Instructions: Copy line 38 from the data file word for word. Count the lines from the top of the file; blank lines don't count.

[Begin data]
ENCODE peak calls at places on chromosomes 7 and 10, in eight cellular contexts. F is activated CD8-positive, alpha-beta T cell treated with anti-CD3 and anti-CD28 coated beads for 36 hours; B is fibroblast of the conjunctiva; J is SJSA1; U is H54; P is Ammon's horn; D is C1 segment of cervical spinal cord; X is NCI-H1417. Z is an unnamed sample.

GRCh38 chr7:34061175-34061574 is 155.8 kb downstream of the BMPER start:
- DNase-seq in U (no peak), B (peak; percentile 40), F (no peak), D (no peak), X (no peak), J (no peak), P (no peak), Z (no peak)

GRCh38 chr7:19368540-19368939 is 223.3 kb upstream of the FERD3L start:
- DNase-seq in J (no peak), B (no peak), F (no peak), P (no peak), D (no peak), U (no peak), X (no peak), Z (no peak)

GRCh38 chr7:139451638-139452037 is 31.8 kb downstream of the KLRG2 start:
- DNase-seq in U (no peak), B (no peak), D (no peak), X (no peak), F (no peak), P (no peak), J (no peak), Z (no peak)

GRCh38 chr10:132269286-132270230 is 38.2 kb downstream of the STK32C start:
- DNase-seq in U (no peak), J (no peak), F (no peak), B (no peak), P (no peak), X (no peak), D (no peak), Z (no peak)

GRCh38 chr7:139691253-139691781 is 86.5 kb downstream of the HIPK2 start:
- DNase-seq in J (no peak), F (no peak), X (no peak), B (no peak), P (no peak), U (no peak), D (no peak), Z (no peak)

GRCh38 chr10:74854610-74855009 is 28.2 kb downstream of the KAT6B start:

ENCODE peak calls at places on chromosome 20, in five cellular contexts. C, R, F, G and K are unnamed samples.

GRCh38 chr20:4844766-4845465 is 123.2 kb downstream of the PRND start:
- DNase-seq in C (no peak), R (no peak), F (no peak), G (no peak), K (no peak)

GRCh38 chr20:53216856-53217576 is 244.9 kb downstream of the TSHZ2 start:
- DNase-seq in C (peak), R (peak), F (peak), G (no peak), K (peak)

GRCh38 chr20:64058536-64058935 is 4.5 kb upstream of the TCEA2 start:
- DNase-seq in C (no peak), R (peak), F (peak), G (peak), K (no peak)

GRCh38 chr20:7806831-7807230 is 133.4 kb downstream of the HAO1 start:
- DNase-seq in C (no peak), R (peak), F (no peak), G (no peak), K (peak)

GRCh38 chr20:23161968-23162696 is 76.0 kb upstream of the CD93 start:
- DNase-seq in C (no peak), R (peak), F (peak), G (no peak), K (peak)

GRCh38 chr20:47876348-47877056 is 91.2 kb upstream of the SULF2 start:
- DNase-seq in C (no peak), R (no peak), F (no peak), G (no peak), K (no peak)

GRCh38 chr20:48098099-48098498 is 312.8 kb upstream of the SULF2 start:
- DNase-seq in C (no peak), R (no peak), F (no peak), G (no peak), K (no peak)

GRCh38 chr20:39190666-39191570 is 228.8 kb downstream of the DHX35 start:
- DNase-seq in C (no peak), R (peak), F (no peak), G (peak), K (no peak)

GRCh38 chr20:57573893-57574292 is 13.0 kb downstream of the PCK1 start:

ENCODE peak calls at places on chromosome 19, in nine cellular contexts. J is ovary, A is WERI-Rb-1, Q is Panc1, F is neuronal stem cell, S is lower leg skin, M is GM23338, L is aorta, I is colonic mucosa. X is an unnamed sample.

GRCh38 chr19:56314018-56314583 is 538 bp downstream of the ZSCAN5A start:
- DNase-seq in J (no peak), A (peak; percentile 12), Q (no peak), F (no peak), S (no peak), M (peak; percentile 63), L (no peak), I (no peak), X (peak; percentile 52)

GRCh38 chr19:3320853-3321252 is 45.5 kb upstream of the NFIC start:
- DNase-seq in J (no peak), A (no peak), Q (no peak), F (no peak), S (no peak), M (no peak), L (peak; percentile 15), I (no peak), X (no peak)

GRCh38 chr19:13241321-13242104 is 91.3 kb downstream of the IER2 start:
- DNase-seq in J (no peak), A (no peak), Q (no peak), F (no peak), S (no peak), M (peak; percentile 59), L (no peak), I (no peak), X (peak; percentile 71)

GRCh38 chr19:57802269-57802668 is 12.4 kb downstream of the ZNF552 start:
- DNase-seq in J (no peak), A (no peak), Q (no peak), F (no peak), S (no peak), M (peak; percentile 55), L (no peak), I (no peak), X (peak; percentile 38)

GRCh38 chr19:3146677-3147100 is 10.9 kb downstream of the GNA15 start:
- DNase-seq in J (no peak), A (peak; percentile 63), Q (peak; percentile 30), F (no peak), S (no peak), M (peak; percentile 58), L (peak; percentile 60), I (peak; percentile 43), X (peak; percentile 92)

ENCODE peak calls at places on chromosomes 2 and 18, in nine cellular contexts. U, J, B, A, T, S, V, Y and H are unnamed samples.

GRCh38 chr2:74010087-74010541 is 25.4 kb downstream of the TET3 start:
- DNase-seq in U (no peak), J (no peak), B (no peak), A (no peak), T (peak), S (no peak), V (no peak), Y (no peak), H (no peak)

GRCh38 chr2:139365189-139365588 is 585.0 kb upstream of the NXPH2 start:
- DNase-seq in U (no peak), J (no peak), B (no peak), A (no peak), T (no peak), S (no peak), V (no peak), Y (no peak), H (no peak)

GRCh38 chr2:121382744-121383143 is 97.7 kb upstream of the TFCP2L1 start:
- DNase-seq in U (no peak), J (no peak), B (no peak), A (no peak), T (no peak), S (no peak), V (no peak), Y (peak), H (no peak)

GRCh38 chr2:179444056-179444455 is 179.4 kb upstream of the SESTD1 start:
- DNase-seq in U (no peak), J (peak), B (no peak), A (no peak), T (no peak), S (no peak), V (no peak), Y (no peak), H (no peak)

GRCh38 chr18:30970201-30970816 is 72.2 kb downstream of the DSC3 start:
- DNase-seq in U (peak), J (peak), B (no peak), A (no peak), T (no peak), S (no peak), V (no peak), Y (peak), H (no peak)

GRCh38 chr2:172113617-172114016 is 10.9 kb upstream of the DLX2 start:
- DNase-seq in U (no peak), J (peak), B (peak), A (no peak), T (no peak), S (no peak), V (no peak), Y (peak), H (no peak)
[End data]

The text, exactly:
GRCh38 chr19:57802269-57802668 is 12.4 kb downstream of the ZNF552 start: